Back in the twentieth century, before digital cameras and Photoshop replaced film and darkrooms, photographers, editors, and art directors editors the world over used a light table — or a portable version, a light box— to look at slides (also called “transparencies”). Most color pictures in books, magazines, and calendars started out as slides. And far more slides were viewed on light tables than were ever projected.
A light table is a rather simple device: A pane of frosted glass with fluorescent lights (corrected to approximate the color of sunlight) behind it. Put a slide on the frosted glass— or often, a strip or “page” of slides sleeved in clear plastic — and the colors of the pictures shine through in all their brilliance, with much brighter and purer color than you’d ever see in a print.
Using a real light table usually means squinting at slides through a loupe or magnifying glass. My virtual light table has a virtual magnifier, but you don’t need to squint. Just click on any small “slide” and you’ll see a page with a larger version of the picture. The “magnified” page will tell you the picture’s title and the year I took it, along with any explanation that might be appropriate.
You can try the “magnifier” with the “slides” on this page. When you’ve finished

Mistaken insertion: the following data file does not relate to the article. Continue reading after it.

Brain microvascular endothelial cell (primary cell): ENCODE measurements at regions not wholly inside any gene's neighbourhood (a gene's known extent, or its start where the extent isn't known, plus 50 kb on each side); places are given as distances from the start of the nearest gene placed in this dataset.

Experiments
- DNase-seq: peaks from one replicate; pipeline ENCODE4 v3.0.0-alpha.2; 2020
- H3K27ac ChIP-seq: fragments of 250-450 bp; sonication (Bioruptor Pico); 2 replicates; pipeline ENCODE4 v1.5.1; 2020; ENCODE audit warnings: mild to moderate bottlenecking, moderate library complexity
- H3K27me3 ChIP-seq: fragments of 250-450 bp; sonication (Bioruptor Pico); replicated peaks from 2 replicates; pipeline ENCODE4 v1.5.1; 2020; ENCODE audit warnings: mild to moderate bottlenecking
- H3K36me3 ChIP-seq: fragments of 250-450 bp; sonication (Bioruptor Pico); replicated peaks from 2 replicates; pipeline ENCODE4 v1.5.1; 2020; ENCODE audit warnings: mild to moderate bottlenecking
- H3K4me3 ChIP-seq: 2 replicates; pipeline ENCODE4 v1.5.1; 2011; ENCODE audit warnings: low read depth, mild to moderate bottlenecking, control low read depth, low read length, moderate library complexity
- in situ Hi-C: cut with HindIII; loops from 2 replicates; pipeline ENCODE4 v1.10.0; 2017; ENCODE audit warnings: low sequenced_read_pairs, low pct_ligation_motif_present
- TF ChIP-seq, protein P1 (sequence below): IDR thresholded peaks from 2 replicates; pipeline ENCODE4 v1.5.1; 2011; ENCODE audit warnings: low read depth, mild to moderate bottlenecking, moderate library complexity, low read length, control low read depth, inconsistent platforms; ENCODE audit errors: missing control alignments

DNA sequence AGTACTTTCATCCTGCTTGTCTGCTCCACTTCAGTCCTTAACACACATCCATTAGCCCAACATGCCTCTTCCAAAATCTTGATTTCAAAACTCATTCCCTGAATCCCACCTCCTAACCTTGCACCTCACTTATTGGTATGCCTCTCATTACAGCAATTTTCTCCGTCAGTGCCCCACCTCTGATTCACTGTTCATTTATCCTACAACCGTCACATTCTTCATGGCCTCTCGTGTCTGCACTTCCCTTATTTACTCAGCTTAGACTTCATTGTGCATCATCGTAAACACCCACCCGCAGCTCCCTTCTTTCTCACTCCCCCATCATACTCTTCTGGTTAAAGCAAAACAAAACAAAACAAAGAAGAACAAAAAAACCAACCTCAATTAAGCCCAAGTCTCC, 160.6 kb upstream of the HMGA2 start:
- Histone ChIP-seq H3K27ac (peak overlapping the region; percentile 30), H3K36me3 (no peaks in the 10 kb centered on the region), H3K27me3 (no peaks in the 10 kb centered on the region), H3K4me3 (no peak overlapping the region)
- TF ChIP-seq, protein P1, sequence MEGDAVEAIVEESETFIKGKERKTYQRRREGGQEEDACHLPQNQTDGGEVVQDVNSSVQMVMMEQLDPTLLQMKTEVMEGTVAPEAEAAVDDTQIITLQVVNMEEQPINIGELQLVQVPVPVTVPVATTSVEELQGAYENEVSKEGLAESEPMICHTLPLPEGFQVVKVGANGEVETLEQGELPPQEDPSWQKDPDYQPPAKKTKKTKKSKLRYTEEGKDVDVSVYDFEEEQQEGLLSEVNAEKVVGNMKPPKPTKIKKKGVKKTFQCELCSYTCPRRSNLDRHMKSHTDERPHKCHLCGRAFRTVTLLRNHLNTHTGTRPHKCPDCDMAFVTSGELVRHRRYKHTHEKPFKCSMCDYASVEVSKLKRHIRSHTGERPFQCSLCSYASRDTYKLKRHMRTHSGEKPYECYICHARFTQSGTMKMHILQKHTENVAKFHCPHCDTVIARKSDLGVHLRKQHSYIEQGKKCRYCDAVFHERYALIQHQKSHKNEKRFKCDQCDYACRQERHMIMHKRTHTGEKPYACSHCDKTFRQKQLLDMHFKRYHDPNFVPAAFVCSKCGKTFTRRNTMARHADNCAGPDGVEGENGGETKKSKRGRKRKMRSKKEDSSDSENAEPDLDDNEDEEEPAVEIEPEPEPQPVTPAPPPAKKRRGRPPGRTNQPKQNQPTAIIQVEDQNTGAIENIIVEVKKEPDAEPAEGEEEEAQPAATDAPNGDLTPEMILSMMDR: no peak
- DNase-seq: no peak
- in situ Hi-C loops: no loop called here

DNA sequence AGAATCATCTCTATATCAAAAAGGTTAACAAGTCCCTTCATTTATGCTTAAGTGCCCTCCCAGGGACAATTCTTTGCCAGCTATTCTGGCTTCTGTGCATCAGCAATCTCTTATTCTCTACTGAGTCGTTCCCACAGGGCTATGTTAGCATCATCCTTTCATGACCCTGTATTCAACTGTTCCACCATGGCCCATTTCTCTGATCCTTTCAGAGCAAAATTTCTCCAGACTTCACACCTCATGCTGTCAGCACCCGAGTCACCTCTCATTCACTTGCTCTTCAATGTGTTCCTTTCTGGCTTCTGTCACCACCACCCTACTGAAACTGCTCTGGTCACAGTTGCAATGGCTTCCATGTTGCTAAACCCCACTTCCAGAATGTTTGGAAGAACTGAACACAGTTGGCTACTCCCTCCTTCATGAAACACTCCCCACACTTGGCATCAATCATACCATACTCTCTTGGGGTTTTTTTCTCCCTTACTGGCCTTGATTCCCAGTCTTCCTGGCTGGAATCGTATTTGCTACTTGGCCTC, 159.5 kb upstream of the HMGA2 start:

viewing a picture, click the blue BACK button at the bottom of the page (or use
your browser’s BACK button) to return here. Or you can click the blue button to the
right of the BACK button to visit the Travel Photo Essay or special page where the picture came from.
On a few pages that are “menus” for a collection of related pages— such as the Virtual Light Table home page or the Travel Photo Essays page— the pictures serve as links to the various pages or sections. But you can use the “magnifier” for pictures on those pages by clicking on the Larger version of picture link underneath or next to the picture.
I’m frequently adding new pages and pictures to my virtual light table. So please come back and visit often to see what’s new!
The 18 pictures on this page sample about 1% of the
pictures on this Web site. I took 13 of them with a digital camera, four with color
negative film, and one with slide film. The negative film was processed by a lab
that printed the pictures on movie print film, which they cut and mounted as
slides. (That service is no longer available from any lab.) Thus, I actually used a
light box to review and select all the pre-digital pictures. But I don’t think
you’ll be able to tell which of these pictures started out as slides, negatives, or
digital sensor data.